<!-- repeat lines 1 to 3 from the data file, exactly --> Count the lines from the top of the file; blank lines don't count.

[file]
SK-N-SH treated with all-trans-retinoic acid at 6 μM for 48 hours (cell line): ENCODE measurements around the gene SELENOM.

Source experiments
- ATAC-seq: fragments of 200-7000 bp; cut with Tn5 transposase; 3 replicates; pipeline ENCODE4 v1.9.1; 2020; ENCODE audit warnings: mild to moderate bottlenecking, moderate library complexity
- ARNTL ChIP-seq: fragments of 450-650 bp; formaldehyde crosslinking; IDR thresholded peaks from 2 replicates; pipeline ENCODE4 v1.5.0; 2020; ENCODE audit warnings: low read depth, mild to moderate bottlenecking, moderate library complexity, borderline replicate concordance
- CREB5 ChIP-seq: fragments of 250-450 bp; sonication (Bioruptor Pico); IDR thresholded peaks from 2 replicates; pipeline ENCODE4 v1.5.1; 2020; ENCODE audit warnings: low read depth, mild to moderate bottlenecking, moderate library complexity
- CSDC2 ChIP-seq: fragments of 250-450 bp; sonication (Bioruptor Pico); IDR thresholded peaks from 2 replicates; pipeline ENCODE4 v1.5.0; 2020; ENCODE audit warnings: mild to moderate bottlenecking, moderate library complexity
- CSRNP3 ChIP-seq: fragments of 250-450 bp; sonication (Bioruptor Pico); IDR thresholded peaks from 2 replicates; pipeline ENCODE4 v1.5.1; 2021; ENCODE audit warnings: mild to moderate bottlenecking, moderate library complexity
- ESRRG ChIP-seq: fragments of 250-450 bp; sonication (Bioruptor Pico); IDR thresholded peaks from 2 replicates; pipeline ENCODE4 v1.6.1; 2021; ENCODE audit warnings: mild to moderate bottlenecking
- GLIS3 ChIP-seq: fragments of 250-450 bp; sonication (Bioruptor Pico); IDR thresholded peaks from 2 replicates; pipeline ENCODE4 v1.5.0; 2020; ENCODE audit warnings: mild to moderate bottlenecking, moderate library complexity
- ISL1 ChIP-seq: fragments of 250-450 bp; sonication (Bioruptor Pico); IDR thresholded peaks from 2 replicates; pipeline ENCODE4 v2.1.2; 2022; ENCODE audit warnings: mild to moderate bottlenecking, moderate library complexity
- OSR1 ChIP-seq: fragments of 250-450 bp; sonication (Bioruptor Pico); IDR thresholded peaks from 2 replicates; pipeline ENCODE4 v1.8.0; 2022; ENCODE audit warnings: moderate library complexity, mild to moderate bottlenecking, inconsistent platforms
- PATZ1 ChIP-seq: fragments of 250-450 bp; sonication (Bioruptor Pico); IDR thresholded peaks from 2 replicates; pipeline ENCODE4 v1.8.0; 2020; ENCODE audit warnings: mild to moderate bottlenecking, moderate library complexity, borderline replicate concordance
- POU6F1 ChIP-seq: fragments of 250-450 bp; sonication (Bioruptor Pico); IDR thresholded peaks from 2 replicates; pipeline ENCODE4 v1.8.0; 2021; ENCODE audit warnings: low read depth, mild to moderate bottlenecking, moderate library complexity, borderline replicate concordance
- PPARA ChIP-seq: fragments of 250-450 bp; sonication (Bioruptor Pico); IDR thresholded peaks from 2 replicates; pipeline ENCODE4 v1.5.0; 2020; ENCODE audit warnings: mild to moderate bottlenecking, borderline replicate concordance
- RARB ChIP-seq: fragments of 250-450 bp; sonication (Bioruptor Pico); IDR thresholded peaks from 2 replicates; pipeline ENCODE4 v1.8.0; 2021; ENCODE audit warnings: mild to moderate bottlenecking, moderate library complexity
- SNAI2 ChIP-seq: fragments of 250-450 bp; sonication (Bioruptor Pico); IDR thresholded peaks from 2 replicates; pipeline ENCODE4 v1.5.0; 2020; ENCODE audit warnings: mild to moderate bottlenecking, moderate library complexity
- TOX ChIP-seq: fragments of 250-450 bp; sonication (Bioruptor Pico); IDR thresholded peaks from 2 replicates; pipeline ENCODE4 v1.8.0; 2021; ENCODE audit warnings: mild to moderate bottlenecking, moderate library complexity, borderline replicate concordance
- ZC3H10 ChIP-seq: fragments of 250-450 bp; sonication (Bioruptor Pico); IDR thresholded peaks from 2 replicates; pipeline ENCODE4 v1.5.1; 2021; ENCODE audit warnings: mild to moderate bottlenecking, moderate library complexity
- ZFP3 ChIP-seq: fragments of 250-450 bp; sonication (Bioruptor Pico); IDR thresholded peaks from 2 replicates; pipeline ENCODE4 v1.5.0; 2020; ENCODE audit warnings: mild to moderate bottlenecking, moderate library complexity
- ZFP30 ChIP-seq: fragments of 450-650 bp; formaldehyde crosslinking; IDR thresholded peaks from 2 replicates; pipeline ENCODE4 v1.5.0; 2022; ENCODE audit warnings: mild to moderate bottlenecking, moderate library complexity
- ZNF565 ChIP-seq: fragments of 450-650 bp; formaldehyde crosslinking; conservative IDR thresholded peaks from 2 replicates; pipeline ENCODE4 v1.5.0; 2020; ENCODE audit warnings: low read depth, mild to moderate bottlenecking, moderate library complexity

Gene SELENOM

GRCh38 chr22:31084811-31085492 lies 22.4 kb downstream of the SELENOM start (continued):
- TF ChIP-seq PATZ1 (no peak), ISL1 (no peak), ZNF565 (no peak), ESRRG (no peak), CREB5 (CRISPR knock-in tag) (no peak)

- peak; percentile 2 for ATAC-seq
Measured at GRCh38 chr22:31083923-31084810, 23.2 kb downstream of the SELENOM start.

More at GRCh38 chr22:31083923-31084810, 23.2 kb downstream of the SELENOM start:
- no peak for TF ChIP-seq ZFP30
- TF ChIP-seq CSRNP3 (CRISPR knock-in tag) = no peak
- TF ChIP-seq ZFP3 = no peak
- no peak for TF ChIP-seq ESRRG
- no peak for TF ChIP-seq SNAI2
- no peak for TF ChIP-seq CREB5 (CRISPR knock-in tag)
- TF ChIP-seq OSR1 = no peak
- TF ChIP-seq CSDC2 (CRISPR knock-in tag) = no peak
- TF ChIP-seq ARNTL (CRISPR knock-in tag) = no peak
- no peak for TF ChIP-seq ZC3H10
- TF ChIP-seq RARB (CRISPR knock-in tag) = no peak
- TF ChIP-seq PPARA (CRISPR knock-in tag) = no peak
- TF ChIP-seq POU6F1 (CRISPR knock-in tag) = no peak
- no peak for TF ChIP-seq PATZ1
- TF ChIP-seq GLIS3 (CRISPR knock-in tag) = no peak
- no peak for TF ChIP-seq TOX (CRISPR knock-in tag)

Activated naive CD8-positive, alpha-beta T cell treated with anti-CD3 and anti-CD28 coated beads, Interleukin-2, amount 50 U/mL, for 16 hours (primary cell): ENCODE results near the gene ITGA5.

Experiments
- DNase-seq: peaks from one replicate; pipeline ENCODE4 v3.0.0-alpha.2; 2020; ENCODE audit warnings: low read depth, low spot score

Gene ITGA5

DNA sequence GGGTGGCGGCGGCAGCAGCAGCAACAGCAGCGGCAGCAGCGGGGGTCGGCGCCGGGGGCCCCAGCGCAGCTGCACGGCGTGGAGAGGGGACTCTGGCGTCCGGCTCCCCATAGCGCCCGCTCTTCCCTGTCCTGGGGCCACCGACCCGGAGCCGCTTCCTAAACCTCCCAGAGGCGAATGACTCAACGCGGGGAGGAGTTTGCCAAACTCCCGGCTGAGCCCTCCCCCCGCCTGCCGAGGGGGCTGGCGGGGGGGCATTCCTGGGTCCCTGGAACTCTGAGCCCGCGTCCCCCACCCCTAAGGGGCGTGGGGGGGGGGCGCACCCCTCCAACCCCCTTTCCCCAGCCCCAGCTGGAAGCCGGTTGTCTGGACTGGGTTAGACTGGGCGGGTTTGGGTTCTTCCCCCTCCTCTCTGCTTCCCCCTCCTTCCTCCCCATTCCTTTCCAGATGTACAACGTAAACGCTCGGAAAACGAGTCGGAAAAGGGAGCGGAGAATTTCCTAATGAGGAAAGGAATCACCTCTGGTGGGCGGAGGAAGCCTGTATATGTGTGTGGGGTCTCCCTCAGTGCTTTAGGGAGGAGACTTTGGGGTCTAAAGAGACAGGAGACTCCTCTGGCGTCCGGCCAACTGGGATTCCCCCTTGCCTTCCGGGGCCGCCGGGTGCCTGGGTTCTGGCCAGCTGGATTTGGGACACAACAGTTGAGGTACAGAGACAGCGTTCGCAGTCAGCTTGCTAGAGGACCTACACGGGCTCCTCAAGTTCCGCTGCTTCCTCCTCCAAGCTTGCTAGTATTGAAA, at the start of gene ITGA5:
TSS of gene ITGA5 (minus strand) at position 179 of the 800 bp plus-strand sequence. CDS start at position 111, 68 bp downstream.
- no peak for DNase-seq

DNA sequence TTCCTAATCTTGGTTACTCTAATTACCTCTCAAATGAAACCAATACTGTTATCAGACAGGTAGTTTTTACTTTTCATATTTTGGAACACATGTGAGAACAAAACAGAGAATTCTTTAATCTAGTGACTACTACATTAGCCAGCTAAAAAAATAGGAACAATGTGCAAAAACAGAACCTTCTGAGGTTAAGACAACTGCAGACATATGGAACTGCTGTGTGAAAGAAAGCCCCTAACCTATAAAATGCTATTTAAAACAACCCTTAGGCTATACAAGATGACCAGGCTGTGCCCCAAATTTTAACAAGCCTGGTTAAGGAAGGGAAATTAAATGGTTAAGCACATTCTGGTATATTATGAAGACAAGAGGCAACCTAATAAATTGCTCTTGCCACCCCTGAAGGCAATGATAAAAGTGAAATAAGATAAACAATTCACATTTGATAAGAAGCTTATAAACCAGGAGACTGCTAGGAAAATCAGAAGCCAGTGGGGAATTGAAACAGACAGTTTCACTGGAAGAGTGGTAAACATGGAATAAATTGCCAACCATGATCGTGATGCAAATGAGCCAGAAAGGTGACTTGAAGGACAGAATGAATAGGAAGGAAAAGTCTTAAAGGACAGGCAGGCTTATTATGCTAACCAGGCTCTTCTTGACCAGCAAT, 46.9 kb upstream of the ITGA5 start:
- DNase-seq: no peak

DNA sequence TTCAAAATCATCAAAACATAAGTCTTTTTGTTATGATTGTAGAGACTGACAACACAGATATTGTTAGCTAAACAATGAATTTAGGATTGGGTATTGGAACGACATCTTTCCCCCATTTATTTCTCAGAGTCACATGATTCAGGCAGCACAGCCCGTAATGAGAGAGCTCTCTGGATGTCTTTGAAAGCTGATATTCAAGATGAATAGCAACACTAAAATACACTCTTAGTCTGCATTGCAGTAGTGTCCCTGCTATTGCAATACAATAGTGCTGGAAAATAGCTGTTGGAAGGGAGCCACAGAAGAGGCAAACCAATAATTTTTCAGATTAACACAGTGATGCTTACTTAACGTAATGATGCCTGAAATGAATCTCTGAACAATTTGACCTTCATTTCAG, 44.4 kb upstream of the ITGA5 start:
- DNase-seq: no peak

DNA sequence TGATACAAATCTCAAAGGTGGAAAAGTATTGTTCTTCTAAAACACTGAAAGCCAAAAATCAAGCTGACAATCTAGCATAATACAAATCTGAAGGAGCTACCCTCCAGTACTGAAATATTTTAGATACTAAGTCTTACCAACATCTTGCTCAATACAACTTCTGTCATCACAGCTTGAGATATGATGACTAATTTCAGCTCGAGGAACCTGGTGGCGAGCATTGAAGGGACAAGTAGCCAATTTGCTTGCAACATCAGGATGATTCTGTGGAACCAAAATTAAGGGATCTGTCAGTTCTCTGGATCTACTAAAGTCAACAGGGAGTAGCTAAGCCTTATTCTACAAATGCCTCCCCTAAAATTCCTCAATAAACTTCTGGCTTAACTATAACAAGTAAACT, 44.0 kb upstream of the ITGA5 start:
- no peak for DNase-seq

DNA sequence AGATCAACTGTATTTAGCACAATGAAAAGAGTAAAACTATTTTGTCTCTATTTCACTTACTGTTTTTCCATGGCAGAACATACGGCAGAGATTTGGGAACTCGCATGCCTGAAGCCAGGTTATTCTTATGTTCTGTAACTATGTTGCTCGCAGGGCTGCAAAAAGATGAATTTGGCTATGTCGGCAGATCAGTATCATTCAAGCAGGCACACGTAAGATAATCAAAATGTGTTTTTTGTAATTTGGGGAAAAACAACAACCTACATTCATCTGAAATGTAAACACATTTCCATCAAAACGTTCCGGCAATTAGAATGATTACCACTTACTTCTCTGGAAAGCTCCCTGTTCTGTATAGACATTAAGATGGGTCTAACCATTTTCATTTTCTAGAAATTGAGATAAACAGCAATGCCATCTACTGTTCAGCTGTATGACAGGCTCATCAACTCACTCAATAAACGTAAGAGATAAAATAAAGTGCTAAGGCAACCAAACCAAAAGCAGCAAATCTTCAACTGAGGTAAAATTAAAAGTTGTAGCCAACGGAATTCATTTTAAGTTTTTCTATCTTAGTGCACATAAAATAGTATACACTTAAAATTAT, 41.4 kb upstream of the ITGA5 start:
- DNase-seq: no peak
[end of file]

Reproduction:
SK-N-SH treated with all-trans-retinoic acid at 6 μM for 48 hours (cell line): ENCODE measurements around the gene SELENOM.

Source experiments
- ATAC-seq: fragments of 200-7000 bp; cut with Tn5 transposase; 3 replicates; pipeline ENCODE4 v1.9.1; 2020; ENCODE audit warnings: mild to moderate bottlenecking, moderate library complexity